Tag Archives: editing

The time might not be now

After attending my first writers’ conference, I came away inspired, and with a bucketload of great ideas! Of course, I won’t post the content of anyone’s actual presentation, as that’s not mine to share. However, I hope you benefit from these thoughts on what I learned, and some ideas on how I plan to apply them in my own journey. This is the fifth in a series of posts on lessons learned from the SCBWI Northern Ohio 2017 Conference.

Lesson 5: “But do we need to know it now?”

For my fifth lesson, I opted to do a one-on-one critique with Linda Camacho (@LindaRandom) an agent with Prospect Agency.

We had a lovely 15-minute chat that went all over the board, and much of it was personal to my story. However, I’d like to share a tip she suggested (in regards to showing rather than telling, which seems to be a problem of mine) that really stuck with me and felt universally helpful.

When you’re looking at the amount you’re telling in terms of backstory, ask yourself these two questions:
1) Is this something we actually need to know to further the story? If no, delete. If yes…
2) Do we need to know it now?If no, delete. If yes, find a way to work into dialogue if possible, or pare it down to bare bones.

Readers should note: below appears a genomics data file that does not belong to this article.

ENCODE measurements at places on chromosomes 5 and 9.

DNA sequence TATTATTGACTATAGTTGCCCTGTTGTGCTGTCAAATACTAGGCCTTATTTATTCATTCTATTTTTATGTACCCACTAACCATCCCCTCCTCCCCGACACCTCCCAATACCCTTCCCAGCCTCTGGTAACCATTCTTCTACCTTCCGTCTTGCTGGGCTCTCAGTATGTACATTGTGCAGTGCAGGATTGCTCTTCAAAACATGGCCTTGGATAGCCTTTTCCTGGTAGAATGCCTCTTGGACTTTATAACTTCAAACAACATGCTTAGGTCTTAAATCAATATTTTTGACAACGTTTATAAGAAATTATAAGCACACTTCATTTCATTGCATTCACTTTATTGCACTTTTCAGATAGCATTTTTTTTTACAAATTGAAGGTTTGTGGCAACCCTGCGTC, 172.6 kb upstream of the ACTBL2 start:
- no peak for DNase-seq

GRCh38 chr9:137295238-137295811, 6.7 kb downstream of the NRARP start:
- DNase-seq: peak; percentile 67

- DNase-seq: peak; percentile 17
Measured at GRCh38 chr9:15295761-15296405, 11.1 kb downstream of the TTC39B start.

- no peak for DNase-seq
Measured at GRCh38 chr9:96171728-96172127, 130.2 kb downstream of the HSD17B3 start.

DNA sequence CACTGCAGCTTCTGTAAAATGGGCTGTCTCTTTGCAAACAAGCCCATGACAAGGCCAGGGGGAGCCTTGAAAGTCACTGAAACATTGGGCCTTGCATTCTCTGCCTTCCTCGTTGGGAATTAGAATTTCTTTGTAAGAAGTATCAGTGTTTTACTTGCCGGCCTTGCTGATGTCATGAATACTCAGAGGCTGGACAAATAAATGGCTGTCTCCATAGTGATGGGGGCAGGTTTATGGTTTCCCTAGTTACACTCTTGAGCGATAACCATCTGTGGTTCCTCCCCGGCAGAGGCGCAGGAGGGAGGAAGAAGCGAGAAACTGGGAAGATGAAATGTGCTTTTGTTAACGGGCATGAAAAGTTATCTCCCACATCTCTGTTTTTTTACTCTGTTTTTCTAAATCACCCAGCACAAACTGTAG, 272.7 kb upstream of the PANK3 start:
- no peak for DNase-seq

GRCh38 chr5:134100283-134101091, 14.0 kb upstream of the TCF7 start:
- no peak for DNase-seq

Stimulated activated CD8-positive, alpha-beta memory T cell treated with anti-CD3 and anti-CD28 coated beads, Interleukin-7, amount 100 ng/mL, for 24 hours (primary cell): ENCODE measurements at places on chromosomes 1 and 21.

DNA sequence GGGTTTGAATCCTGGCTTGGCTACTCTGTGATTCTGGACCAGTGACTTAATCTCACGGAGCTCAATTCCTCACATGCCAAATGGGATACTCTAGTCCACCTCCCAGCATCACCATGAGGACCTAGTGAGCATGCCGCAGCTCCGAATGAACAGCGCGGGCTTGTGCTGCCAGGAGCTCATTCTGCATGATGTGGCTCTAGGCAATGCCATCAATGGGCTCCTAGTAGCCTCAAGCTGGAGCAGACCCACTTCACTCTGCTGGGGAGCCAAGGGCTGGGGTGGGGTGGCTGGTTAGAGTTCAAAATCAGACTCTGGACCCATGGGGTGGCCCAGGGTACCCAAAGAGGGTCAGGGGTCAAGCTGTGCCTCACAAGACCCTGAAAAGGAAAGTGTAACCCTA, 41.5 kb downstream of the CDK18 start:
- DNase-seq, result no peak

Of course you want to tell all of the nuances of your character that you spent hours and days and weeks building. But if the readers don’t need to know something, it’s okay to just hint at it, or leave it out altogether. If they do need to know it, are you giving it in an information dump? Does it even really make sense to be in that particular part of the story?

Long story short:

Don’t dump. Yes, you want to get your key points across, but resist the urge to drop backstory on your readers like a load of bricks. Parcel it out, in conversation as much as possible, and only give the most important tidbits. Save the reason your character will only wear white socks for a time when that fact actually helps forward the story.

Result: I’ve got some editing to do. Not news, but now I have one more tool to help me do it.

I’ll keep you posted as I make progress. In the meantime, let me know a favorite nuance you created for a character that you can’t find a way to work naturally into your story.

Happy editing!

Photo by Alex Holyoake at Stocksnap.io

Writer, edit thyself

I just attended a workshop at the library on the subject of self-editing your novel with Jennifer Sawyer Fisher of JSF Editorial. She gave us a good deal of great information, and plenty of examples to help drive the points home.

In no particular order, here are a few of my takeaways:

  1. I might have to cut back on the subplots
  2. Trying to push through and edit a full-length novel all in one sitting would be as silly as trying to write the thing all in one sitting.
  3. Writing and editing go together like peanut butter and jelly. Okay, I made this one up. But it’s still the basic gist of what she said.
  4. One day, when I write a murder mystery, the rule of thumb is a death in the first three chapters. Don’t need this now, but I’m just filing away the info for later.
  5. Hiring a good editor is worth every penny. Though Ms. Fisher didn’t specifically say this, I think it was implied. And probably very true.
  6. This I’ve heard before, but it bears repeating:  just because there are super-long books on the bookstore shelves doesn’t mean a first time author is going to get a super-long book published. Cut the fluff.